What do you do with a $2m (£1.2m) ill-gotten bonus? Invest it? Buy a country house? Buy a town house? Place it in a high interest bank account? Jesse Tortora, an analyst at hedge fund Diamondback Capital Management, did none of the above. Having earned a £1.2m bonus in 2008 for providing his boss with illegal tips on Dell Inc, Tortura confesses that he "spent the money a bit excessively."
To be precise, Tortura blew £250k spread betting. He blew another £100k gambling in Las Vegas. When he left Diamondback in early 2010, Tortura had only £300k of his windfall left. He's since spent around £250k in legal fees and now only has £60k (including, we assume, £10k from elsewhere), left in the bank. Let this be a warning to anyone else who would spend their bonus unwisely.
Separately, JPMorgan is said to have already decided its bonuses and they're said to be flat on 2012. This isn't great, if you're a JPMorgan banker with a spending habit. However, the good news is that JPMorgan's share price is now at its highest level ever since Jamie Dimon became CEO in 2006. The Wall Street Journal points out that shares in the bank reached $58.07 yesterday, the highest they've been since 1999 and 2000. The bank's rising share price follows its $13bn settlement with the U.S. government and should go some way towards appeasing the disgruntlement of high-spending JPMorgan employees paid in the bank's own shares.
McKinsey has been hiring a lot of MBAs, and pays more than banks. (Poetsandquants)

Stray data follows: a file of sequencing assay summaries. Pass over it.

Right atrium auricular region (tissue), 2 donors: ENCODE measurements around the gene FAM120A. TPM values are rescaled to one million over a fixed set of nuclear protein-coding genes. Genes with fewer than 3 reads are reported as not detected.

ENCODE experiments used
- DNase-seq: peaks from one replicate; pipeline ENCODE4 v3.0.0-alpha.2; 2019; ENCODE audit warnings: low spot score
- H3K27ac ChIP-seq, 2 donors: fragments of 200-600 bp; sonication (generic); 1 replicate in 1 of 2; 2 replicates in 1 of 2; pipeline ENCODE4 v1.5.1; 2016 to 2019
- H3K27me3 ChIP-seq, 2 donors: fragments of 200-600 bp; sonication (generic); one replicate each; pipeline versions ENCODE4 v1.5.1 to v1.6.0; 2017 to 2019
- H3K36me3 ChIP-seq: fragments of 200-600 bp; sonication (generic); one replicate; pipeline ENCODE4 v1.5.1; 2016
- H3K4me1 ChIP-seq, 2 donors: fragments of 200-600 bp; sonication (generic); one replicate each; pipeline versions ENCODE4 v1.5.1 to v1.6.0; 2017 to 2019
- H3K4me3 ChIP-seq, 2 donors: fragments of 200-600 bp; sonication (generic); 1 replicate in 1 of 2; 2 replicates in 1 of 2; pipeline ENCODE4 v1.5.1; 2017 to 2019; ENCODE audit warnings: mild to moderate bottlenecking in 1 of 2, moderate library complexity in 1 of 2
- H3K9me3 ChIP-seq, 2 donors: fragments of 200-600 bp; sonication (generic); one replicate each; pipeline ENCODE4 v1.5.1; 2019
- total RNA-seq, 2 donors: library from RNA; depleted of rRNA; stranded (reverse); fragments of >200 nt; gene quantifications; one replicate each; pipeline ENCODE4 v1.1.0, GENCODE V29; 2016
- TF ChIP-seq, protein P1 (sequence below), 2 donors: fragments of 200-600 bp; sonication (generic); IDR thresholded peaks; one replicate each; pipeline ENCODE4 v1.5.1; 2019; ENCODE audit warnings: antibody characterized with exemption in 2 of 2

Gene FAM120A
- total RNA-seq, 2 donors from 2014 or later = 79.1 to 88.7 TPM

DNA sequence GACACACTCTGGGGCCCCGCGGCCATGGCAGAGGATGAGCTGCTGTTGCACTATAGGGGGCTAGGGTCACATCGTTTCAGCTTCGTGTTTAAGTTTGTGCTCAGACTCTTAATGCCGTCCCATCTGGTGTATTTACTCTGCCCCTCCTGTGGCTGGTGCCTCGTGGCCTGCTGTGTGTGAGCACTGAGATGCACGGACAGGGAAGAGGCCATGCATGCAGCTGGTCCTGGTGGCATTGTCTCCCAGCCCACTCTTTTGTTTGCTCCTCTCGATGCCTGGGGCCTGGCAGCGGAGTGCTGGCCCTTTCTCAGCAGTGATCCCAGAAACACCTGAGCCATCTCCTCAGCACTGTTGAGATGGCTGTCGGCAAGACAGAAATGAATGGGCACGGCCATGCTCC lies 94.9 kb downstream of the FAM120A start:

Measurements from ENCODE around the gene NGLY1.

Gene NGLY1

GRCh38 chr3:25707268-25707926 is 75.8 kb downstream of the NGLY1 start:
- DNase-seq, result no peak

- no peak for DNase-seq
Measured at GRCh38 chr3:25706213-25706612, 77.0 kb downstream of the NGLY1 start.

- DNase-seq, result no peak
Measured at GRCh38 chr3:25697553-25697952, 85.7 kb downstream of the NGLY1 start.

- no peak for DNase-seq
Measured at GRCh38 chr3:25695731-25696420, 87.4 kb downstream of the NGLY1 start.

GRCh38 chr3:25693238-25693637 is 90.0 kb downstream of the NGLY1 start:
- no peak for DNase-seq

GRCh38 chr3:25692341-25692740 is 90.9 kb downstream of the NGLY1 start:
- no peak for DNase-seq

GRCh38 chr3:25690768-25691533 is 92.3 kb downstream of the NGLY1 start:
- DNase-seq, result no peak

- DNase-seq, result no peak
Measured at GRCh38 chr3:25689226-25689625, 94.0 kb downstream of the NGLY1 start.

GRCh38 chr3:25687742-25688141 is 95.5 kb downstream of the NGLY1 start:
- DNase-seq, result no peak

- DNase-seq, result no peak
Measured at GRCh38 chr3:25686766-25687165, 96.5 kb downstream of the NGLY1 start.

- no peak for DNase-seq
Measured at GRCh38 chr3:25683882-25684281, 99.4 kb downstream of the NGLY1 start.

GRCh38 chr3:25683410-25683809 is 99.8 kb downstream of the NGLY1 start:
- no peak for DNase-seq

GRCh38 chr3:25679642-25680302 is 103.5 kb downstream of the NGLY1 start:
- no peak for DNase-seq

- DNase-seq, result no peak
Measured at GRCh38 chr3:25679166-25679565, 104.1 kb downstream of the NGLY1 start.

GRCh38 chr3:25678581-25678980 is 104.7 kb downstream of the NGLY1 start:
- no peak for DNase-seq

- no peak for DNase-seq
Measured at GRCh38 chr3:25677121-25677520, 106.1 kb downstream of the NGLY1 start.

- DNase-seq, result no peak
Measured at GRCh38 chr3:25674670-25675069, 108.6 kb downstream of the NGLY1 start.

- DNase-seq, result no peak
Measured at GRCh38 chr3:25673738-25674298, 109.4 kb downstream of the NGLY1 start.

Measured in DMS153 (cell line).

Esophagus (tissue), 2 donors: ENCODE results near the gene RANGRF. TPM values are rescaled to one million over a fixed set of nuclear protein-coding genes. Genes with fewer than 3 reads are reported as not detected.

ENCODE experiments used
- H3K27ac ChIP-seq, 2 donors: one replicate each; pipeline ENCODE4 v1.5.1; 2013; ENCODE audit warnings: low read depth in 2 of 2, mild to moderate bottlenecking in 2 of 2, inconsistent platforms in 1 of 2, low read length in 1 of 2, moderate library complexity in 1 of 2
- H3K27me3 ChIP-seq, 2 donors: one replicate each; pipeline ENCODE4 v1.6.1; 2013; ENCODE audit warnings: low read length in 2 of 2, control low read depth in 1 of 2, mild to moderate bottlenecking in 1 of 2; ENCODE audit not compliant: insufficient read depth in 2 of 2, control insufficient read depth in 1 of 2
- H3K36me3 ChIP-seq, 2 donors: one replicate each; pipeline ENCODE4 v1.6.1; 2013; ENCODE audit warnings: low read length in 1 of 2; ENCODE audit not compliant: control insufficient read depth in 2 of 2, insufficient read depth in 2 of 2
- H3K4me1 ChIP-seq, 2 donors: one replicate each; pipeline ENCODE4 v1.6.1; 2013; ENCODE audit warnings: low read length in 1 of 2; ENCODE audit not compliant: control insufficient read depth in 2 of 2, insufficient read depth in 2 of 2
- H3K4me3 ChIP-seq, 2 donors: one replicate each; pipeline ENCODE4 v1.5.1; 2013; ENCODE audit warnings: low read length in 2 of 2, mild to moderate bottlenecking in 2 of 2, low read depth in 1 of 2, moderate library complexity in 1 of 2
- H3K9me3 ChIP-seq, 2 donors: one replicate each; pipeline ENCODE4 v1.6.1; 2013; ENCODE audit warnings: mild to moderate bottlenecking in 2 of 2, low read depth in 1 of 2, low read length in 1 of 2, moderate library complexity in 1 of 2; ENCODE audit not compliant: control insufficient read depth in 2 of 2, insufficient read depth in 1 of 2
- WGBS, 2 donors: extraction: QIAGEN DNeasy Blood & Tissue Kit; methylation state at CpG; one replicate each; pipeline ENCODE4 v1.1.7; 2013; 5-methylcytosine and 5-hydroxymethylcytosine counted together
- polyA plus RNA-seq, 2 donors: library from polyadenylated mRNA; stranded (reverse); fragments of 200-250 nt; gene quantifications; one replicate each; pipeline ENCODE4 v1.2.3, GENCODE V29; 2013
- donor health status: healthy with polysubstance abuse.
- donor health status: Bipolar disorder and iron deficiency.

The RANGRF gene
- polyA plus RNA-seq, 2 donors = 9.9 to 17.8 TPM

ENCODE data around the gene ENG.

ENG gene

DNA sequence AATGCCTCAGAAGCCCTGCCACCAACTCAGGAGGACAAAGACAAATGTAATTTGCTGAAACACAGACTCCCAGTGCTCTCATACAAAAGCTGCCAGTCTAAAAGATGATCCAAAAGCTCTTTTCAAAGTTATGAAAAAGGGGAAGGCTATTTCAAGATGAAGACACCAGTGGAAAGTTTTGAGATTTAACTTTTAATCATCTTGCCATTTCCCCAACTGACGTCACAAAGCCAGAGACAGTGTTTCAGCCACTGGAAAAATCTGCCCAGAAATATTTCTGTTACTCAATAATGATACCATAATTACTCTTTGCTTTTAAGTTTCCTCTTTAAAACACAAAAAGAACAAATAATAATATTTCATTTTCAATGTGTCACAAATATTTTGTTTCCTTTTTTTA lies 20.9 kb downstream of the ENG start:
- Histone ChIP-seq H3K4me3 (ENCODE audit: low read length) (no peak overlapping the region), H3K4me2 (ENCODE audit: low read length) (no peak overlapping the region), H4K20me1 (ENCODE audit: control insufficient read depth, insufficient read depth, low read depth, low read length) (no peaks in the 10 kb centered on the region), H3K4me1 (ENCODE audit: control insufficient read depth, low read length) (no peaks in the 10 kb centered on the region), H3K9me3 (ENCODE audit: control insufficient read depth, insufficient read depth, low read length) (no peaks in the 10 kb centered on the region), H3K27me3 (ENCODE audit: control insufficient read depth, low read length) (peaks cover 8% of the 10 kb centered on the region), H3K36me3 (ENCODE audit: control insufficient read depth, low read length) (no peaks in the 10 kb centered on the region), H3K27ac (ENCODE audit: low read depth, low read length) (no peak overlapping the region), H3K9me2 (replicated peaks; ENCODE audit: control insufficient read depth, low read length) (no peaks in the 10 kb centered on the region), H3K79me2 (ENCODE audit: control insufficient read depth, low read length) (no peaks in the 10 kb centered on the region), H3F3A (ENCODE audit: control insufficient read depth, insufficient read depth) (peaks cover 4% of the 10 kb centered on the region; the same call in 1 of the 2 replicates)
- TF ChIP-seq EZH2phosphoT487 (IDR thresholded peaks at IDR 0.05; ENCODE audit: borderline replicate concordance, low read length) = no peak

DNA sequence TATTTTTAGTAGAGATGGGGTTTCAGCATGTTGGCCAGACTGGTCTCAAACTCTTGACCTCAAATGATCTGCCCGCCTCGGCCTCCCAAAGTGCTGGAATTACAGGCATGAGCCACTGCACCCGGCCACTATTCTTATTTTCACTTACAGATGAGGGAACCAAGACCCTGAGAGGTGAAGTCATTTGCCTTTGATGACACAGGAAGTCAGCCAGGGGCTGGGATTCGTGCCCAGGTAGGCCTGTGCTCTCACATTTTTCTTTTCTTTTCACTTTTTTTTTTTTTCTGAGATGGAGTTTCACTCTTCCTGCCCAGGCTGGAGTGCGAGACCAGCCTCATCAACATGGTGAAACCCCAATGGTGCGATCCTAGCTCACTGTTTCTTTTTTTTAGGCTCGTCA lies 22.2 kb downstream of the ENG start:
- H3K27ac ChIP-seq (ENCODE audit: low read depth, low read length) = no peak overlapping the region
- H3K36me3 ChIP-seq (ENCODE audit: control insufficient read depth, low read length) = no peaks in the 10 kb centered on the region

Neeraj Sahai, former head of Citi’s custody division, is becoming chief executive of S&P. (Financial Times)
UBS has shaken up its debt capital markets business and launched an event driven team. (Reuters)
'After thinking it over I would like to disregard my application I sent this past week out for recruitment for Wells Fargo securities. Looking at my resume again I realize I can do way way better than Wells Fargo and I don’t want to settle for less.' (Dealbreaker)
Student suggests Wells Fargo Securities is replete with boners and dufuses, Bank of America is far more appealing. (BusinessInsider)
I reached new highs on Brick Breaker one year during compliance training. My compliance education that year was still complete. (Guardian)
Steven A. Cohen, sponsored a balloon-inflation party on Saturday in its hometown, Stamford. In a low-key hospitality tent, the only occupants were private security guards, food servers and two hired men, one dressed as Santa and the other, a dwarf. (NYT)